pam and i just finished watching “JESUS camp” with our neighbors. this was our second time to watch the documentary and it was even better than the first time because of neighbors. pam and i are obviously on the leftward side of evangelicalism and slightly right of middle of the road politically (conservative on some issues and getting more liberal on others). our neighbors are unitarian and episcopalian and would describe themselves as liberal democrats. pam and i were scared by what we saw in the movie the first time but it was even more interesting to watch the movie with someone who wasn’t as familiar with the more fundie side of evangelicalism. our neighbors are great people and it made for a wonderful night.

our neighbors also pointed out that a stray basset hound has been found by their next door neighbors. the finders of the stray basset haven’t had any luck in finding the owners of the dog but they don’t really want to keep him. the problem here is that pam, the boys, and i desperately want another basset but right now is simply not the perfect time. we were hoping to wait until we moved to wisconsin. of course, this little guy (we think he is about a 9 months old) isn’t going to wait. nobody seems to be sure what will happen to him if we don’t take him. to make matters worse (for us not for him) he is a very well behaved dog and about as cute as can be (i’ll post a photo tomorrow). this makes it all the easier to want to bring him home. we’re talking things over about possibly bringing him home and keeping him with us while we still look for his owner. first though we’ll have to see what montana says about all this.

SIDE NOTE – noah’s team won their last soccer game today. actually they thought they had lost it because the score said so (3 to 2). it turned out though that the other team had brought in a “ringer” from one of the premiere teams. that’s right a team full of 11 year olds brought in a “ringer.” the end of the story is that they were caught and had to forfeit the game, which was great because the “ringer” had score 2 of the team’s 3 goals. of course, this story wouldn’t be complete if i didn’t point out our neighbors involvement once again. kirby is noah’s soccer coach and so we all celebrated the win together.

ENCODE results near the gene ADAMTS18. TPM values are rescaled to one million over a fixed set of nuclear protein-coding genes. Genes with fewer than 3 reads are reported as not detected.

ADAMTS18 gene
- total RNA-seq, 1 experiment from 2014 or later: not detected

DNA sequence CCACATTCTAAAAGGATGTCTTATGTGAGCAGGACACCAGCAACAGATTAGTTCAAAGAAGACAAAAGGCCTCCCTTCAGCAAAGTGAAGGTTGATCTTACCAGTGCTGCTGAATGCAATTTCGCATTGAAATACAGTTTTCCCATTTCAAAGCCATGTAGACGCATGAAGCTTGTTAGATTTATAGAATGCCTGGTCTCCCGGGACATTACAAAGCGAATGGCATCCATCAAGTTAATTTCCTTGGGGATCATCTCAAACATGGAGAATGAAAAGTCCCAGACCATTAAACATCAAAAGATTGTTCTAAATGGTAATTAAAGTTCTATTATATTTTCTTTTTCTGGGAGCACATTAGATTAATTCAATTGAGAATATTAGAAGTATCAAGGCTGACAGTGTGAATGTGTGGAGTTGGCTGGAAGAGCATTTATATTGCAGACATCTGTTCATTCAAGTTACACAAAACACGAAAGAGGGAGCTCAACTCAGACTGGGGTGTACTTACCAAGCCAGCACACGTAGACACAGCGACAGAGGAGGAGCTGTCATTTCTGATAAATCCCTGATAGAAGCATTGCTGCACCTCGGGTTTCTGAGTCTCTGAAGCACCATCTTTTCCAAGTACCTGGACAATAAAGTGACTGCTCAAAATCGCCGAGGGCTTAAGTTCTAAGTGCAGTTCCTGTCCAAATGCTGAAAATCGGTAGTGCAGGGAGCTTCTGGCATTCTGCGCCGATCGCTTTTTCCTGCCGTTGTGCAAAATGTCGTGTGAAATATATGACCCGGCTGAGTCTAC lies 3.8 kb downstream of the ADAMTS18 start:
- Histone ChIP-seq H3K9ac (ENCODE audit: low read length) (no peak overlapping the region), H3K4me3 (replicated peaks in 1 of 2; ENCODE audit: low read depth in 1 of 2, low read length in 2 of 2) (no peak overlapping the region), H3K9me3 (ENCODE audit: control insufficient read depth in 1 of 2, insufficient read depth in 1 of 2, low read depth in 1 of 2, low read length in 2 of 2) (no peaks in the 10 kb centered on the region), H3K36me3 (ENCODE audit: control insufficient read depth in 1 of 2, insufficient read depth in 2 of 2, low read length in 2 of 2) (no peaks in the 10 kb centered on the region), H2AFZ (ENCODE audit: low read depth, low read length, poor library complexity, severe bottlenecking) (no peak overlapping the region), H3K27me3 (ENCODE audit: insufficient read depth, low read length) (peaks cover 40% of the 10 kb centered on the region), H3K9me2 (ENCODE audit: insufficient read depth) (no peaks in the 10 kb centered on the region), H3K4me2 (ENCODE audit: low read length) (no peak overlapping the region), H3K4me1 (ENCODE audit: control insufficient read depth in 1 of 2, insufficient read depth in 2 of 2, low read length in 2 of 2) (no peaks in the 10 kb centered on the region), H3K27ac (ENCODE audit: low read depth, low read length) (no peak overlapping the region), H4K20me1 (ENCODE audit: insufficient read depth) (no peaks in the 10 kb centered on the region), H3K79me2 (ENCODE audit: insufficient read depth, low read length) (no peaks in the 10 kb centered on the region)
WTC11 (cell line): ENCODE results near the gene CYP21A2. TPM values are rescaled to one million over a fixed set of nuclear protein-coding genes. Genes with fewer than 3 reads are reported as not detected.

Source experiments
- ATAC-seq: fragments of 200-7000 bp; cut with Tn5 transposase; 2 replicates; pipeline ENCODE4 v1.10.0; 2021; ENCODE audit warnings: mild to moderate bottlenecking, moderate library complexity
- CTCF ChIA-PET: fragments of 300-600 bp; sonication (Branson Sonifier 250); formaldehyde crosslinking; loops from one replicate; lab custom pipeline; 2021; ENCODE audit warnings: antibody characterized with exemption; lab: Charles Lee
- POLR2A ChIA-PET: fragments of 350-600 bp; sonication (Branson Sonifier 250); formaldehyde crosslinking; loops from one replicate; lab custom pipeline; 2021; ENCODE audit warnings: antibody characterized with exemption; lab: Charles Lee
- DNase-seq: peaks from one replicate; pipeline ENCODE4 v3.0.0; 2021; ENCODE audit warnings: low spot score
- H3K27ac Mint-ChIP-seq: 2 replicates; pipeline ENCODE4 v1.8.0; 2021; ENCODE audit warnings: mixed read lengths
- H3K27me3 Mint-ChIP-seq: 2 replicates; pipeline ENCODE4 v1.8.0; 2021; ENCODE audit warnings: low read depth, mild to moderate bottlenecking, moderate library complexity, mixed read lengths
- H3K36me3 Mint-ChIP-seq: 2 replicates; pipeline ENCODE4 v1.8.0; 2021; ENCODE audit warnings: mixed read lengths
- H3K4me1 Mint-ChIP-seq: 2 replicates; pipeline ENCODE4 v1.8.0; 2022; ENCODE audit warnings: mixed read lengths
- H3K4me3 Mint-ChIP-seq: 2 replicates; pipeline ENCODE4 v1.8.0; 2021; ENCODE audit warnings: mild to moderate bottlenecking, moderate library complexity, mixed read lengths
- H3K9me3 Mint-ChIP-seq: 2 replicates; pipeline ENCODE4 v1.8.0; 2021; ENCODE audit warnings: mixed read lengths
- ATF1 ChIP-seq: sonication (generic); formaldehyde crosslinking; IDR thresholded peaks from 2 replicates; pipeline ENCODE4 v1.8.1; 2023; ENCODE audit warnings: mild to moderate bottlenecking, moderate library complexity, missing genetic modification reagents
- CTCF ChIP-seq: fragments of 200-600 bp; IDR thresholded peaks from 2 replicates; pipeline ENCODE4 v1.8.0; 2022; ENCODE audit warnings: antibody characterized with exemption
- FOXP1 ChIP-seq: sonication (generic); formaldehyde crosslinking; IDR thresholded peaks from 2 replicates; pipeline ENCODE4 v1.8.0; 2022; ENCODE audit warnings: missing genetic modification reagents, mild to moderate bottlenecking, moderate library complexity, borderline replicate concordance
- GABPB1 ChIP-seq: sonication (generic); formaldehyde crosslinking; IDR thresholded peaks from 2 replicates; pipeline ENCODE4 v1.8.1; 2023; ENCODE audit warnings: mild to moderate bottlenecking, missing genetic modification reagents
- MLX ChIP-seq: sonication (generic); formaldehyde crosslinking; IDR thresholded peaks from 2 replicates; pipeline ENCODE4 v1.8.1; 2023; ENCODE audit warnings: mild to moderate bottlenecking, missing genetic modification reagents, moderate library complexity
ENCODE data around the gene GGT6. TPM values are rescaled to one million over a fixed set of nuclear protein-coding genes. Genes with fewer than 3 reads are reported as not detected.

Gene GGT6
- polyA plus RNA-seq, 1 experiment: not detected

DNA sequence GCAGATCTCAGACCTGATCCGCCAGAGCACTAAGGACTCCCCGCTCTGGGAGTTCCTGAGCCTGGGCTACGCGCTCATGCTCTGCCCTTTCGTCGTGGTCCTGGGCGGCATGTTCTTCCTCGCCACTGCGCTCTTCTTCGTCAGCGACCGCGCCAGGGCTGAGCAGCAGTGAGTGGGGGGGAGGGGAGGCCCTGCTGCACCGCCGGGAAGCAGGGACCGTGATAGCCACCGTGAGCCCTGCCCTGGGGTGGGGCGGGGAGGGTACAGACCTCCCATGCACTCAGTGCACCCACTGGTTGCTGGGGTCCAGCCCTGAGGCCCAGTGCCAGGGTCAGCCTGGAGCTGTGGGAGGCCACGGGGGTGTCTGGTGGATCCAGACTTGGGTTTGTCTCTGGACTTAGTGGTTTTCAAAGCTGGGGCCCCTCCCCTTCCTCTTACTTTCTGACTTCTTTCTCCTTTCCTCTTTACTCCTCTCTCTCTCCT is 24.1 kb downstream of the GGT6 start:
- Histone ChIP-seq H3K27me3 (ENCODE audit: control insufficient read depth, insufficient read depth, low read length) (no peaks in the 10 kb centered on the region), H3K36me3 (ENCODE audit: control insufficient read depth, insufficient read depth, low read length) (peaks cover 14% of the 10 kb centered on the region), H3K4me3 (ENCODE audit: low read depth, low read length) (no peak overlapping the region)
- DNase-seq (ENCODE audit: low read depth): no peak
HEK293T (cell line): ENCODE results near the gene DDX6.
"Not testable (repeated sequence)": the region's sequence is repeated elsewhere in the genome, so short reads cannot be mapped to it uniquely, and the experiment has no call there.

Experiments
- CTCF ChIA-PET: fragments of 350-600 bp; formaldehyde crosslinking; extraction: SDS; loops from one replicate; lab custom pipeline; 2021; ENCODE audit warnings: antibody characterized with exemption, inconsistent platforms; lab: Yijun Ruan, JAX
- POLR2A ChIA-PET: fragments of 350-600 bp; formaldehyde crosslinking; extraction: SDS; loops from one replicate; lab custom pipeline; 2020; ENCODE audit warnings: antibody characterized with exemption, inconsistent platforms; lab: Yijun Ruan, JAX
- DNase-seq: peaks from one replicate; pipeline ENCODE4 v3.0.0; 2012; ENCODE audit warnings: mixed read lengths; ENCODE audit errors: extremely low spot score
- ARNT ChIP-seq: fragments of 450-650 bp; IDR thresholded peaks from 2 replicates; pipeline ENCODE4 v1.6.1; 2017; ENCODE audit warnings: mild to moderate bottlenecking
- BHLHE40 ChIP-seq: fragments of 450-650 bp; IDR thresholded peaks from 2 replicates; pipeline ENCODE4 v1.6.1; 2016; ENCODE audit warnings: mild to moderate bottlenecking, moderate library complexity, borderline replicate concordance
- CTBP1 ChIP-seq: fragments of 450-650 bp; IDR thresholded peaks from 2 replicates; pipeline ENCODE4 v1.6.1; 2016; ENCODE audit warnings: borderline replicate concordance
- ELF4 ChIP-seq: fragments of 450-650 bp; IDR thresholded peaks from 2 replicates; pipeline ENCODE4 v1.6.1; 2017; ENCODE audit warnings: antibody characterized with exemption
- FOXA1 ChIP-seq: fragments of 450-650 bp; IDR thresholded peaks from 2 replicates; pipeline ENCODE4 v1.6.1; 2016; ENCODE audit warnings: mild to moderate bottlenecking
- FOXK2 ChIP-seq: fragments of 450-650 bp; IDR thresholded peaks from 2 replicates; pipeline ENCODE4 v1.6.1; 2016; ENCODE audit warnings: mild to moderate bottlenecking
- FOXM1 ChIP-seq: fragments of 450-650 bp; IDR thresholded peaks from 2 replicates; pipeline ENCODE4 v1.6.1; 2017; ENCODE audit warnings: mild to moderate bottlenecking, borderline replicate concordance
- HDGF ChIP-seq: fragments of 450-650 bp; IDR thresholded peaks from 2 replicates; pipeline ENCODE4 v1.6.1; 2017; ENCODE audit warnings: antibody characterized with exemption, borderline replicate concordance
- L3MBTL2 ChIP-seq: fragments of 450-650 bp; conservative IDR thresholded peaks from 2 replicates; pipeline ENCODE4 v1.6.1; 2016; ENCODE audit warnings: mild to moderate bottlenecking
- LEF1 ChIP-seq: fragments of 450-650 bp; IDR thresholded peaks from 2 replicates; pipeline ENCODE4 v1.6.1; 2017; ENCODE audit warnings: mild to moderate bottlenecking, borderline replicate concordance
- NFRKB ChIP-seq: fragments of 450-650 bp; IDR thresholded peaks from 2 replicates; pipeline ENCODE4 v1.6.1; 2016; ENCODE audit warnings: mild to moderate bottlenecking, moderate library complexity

[tags]JESUS camp, neighbors, basset hound, soccer[/tags]

warn your grandparents – it’s test time

this article is great. it’s a fun statistical paper on the likelihood of a students’ grandparents “dying” around test time. it would appear from the above graph that your grandparents’ health during finals and midterms is directly related to how good your grades are. if you have bad grades your grandparents are fine until testing time but then they better watch out. of course, the grief will cause you to miss several days of school and therefore need to postpone or simply miss your finals.

my favorite part of the article is the series of possible solutions that the author gives for protecting students’ grandparents. they are:

  1. stop giving exams. at first glance, this seems to be the simplest answer to the problem. like many simplistic solutions, however, it fails to consider the full ramifications of such a course. without exam results, all medical schools would be forced to close their doors, having no way of distinguishing worthy students. the resultant dearth of physicians in the next generation would throw so many other professionals (tax accountants, malpractice attorneys, golf pros, etc.) out of work that the economy would go into a nosedive. regretfully, this solution must be abandoned since it is more dangerous than the original problem.
  2. allow only orphans to enroll at universities. this is an extremely attractive idea, except for the shortage of orphans. more could be created of course, but this would be morally wrong, and in any case would replicate the very problem we are trying to avoid i.e. excessive family deaths.